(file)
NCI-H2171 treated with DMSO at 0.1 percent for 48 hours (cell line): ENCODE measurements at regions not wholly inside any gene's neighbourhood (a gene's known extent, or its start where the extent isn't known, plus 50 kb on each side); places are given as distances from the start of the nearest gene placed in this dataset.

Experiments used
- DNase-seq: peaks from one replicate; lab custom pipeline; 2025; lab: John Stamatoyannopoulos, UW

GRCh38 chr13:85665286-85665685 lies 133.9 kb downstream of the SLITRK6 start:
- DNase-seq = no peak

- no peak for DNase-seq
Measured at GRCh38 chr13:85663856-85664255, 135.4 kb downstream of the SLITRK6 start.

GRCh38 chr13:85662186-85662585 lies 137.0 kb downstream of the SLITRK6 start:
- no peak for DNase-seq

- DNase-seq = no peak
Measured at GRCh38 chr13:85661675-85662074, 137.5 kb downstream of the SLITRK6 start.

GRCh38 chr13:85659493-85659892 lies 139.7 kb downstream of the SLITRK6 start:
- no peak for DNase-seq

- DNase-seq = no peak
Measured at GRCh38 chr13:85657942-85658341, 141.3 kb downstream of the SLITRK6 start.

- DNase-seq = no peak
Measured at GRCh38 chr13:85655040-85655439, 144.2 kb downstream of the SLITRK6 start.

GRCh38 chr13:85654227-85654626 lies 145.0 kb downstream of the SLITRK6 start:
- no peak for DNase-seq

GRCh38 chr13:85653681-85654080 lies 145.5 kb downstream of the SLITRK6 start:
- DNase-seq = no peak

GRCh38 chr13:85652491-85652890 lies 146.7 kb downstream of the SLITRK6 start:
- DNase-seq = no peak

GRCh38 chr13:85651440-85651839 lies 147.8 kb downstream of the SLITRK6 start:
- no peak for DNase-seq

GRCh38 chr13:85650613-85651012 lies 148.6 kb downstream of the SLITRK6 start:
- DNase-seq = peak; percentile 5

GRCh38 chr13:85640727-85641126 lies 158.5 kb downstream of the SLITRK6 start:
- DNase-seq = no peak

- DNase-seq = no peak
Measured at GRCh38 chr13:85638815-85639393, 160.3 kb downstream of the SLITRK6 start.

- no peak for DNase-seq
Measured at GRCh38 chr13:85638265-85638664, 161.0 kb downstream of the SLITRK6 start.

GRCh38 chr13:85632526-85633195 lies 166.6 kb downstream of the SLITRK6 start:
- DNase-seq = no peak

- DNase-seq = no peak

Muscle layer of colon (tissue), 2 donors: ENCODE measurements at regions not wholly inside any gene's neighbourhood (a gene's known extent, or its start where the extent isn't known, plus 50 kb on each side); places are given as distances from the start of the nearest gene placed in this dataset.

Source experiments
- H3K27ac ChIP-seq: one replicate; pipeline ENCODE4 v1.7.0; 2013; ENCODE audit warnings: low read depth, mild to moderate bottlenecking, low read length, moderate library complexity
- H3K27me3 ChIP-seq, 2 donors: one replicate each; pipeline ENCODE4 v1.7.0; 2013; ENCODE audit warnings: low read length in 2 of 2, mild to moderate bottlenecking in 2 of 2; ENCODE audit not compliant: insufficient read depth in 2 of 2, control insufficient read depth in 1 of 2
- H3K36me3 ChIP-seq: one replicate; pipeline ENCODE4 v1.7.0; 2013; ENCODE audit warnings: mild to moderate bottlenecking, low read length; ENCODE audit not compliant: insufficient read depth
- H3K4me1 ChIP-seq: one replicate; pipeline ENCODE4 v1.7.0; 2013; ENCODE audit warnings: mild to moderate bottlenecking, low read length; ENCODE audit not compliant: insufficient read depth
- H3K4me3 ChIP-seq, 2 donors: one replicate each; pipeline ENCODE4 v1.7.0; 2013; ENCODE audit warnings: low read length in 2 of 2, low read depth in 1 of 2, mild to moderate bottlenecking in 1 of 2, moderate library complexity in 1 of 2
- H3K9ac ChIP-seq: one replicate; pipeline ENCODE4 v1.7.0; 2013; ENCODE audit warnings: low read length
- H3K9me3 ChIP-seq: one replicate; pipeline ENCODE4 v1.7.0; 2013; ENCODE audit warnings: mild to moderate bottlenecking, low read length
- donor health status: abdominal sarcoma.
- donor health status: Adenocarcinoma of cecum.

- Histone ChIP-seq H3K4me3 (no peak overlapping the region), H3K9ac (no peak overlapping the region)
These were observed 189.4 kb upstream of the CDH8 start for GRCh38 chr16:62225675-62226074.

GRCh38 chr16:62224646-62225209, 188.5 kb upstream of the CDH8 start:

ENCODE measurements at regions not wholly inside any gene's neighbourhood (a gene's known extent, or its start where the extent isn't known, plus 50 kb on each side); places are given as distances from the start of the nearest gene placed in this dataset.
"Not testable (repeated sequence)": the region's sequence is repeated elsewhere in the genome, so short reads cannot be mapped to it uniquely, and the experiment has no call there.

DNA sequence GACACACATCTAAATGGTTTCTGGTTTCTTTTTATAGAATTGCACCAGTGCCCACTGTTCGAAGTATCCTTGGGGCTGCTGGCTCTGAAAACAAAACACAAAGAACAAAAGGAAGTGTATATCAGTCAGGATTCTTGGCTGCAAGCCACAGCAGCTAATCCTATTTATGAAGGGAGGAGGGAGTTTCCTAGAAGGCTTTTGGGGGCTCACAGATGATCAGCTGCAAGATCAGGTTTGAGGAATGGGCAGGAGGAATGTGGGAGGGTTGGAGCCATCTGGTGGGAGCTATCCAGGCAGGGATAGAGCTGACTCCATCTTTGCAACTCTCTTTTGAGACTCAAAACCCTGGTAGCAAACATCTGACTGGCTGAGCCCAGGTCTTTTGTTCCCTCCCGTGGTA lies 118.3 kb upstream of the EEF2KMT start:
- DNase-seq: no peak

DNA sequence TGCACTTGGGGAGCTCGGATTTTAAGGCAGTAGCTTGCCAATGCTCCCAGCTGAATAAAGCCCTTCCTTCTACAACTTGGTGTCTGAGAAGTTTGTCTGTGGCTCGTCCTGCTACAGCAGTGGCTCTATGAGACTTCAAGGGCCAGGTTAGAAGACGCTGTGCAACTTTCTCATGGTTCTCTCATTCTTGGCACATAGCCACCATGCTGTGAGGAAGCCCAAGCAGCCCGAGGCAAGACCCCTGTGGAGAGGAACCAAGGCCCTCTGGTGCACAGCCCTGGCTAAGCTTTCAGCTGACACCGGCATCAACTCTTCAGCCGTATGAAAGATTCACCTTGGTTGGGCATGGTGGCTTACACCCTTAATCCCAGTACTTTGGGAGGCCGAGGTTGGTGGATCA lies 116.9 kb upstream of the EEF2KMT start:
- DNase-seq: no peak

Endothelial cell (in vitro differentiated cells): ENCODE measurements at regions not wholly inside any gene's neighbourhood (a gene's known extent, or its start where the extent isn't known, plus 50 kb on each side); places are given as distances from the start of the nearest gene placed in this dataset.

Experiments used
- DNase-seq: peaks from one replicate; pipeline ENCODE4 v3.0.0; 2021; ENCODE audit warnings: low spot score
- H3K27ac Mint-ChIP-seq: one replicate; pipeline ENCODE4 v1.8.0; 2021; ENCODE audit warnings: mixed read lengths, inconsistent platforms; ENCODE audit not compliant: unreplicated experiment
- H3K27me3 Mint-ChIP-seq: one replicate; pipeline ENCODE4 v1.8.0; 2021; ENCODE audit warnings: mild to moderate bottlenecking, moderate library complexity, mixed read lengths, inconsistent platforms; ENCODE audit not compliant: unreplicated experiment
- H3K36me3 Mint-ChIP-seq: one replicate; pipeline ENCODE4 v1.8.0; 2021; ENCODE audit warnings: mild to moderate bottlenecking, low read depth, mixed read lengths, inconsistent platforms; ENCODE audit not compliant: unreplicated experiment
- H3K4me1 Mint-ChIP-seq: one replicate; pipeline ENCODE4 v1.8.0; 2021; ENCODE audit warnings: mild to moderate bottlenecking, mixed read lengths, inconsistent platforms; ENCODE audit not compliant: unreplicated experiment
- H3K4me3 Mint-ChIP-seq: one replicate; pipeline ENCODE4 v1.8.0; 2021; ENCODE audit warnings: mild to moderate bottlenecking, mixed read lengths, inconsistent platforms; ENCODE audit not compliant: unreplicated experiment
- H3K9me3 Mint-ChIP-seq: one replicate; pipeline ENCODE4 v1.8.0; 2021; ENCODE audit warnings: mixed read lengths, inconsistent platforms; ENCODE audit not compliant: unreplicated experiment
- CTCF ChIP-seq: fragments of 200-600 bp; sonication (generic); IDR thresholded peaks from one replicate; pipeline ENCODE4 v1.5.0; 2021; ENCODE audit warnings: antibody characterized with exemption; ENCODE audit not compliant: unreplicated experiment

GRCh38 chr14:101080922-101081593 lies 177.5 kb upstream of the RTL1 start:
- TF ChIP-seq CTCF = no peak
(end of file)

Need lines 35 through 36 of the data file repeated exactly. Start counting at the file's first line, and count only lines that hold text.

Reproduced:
- DNase-seq = no peak

- DNase-seq = no peak